Terri Freeman: I don't think that we should be focused on politics with a capital P, but I do think we have to talk about policy and we have to recognize that the reason we're in the places that we're in now is because of policy decisions that were made by whatever political party that have had a negative impact on certain communities. While I would never be a proponent of talking about political parties inside of the museums that I’m managing, other than saying, “let's talk about the two party system and maybe begin to think outside of the box," I will talk about good policy and bad policy and go deep into good policy and bad policy and why some things don't work for the community and other things do work for the community. That's the role I think we should play now. If I’m having a public program and somebody wants to talk about a political candidate, I’m not going to shut them down, but my approach would not be then to come back and talk more about the political candidate, but to focus on the policies that, for example, created inequitable healthcare systems in our country. That's the way I think it's most effective.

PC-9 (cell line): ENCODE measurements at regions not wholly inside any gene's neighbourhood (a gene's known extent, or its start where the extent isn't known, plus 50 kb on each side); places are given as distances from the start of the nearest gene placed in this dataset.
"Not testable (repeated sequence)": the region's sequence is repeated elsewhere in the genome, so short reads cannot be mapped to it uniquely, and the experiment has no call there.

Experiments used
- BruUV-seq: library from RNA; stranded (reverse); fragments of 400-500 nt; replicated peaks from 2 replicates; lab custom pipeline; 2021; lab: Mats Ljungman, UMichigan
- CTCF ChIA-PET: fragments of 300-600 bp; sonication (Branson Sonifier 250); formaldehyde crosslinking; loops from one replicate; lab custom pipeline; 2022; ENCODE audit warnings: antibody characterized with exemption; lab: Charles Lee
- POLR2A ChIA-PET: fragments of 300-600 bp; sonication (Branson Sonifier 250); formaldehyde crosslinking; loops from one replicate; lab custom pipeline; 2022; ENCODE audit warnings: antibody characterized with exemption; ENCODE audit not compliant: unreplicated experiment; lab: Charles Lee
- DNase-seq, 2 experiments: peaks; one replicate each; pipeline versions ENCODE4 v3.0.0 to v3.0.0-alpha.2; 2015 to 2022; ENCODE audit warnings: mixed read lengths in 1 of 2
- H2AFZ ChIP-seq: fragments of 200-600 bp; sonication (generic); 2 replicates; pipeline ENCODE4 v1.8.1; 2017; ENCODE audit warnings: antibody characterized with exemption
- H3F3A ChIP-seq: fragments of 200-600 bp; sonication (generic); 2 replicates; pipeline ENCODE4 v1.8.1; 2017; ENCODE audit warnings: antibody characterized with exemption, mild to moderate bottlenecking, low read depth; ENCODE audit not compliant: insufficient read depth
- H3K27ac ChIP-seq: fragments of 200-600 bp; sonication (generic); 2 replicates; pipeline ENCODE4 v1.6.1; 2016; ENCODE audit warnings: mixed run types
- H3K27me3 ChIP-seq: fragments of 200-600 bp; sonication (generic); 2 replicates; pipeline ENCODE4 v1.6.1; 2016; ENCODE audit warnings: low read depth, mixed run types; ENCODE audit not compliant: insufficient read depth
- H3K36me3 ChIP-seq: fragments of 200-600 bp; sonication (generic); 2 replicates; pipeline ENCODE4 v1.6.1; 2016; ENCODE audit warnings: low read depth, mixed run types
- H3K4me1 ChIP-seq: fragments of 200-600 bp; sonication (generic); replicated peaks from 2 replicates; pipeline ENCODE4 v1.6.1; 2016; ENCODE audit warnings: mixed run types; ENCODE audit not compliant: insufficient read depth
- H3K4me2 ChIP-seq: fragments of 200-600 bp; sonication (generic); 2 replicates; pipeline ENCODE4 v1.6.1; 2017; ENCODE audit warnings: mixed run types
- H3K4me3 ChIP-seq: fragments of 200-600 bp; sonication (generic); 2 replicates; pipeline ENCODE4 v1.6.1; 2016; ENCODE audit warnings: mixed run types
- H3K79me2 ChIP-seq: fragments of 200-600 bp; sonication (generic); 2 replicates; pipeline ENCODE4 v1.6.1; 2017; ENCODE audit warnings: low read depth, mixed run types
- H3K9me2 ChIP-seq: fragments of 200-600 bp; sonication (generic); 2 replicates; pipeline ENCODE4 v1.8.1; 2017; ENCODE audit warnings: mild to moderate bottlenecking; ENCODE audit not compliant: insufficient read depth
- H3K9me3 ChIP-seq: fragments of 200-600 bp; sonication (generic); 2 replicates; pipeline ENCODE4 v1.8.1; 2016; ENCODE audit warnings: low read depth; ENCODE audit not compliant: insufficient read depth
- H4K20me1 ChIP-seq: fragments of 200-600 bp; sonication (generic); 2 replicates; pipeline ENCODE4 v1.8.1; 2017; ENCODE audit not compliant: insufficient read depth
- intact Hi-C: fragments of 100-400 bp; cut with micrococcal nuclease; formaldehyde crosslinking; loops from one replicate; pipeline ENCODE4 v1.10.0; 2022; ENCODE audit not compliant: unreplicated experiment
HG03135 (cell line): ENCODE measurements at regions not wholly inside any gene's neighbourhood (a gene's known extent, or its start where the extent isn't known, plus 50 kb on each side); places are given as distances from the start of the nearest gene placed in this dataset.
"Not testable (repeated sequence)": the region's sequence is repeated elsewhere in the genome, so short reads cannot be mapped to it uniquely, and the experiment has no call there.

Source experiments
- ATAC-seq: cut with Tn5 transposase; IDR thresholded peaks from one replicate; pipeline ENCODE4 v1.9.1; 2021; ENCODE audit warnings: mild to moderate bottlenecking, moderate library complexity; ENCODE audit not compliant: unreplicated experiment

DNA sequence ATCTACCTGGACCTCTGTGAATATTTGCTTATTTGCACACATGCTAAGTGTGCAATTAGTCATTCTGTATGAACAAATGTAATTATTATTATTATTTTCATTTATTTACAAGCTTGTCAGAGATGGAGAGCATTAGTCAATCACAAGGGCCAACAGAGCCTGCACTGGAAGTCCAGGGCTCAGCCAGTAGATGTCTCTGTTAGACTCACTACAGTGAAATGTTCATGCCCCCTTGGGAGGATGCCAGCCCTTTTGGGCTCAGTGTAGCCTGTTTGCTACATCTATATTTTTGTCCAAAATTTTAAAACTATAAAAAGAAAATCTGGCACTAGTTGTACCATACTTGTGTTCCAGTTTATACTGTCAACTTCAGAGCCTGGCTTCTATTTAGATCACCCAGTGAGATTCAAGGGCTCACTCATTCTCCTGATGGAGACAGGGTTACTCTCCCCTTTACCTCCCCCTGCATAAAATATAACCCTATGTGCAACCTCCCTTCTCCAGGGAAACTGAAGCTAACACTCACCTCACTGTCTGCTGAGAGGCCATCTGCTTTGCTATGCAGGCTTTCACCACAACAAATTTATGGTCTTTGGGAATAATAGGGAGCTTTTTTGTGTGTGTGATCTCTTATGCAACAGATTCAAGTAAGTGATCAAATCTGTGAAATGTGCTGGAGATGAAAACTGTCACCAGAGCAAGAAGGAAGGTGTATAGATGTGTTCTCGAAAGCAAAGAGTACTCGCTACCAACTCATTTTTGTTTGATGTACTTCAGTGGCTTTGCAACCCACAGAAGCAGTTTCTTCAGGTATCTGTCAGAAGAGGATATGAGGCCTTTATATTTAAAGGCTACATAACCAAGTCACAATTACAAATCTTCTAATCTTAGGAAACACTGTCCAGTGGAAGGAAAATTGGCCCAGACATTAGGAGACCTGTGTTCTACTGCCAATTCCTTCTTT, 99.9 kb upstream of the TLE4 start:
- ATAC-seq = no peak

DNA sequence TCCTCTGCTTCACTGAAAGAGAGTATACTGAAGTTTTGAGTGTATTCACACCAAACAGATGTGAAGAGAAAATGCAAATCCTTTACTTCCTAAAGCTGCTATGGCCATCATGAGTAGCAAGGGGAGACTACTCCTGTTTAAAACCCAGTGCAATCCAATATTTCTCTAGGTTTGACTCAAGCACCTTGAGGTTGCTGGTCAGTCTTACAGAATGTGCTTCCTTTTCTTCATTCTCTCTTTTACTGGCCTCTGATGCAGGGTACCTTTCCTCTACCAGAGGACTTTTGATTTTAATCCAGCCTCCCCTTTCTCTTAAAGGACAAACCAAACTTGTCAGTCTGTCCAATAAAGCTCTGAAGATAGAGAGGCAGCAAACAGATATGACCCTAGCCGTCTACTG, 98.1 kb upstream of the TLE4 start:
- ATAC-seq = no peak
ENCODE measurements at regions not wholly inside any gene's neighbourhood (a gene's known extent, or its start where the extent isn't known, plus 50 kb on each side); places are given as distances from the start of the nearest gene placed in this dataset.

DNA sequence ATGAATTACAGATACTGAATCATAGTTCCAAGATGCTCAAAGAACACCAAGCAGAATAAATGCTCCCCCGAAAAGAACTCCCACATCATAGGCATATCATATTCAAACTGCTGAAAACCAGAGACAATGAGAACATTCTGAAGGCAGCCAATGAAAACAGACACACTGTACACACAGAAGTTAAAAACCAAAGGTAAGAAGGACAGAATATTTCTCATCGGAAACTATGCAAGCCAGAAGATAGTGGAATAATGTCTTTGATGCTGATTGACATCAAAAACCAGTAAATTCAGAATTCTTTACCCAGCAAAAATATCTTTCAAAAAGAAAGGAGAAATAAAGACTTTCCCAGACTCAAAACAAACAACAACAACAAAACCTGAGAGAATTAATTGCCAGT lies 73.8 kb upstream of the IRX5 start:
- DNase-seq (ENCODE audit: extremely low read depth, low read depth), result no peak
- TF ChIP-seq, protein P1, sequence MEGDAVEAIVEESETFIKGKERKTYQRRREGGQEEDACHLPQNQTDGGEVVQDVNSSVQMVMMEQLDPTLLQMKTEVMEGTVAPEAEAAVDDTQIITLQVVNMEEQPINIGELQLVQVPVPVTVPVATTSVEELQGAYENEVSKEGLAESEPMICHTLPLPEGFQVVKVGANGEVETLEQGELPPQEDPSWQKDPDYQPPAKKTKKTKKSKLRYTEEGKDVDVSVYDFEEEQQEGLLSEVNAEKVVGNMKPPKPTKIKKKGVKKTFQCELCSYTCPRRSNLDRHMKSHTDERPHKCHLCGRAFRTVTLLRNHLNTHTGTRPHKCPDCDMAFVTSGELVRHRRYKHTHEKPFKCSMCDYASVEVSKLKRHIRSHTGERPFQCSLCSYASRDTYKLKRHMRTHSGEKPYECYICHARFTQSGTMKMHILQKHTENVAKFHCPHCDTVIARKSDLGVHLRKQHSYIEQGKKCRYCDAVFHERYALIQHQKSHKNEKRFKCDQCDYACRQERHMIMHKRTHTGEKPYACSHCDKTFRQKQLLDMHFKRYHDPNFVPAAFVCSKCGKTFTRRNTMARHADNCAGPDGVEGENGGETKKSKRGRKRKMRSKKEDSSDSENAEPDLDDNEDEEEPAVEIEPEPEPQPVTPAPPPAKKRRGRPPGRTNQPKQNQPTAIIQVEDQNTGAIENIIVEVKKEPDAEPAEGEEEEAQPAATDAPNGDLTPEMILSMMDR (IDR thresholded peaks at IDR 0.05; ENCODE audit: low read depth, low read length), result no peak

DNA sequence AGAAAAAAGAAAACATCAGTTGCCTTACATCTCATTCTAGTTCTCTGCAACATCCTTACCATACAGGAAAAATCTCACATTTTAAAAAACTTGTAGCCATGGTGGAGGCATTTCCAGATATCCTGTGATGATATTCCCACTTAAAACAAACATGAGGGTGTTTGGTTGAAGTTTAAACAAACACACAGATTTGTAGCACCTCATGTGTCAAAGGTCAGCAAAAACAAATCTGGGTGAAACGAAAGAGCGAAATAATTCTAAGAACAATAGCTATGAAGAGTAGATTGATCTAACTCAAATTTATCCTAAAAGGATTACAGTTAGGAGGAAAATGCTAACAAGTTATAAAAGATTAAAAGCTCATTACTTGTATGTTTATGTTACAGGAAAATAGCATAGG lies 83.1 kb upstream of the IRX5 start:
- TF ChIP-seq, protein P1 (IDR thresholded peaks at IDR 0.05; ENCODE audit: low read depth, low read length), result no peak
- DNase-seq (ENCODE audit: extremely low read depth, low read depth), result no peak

Katie Schreyer: Thank you so much for speaking with us and for sharing your experiences. 

Terri Freeman: Thank you, Katie. You’ve been a fabulous interviewer.

For the entire interview, please visit our YouTube channel.

Katie Schreyer is a rising senior double majoring in History and Music. As an HRC intern, she worked on the Vietnam Legacies Project, conducted research on how young people use TikTok to talk about the Holocaust and is a Summer Fellow with the ARDC. She is interested in the ways museums advocate for human rights, especially over social media.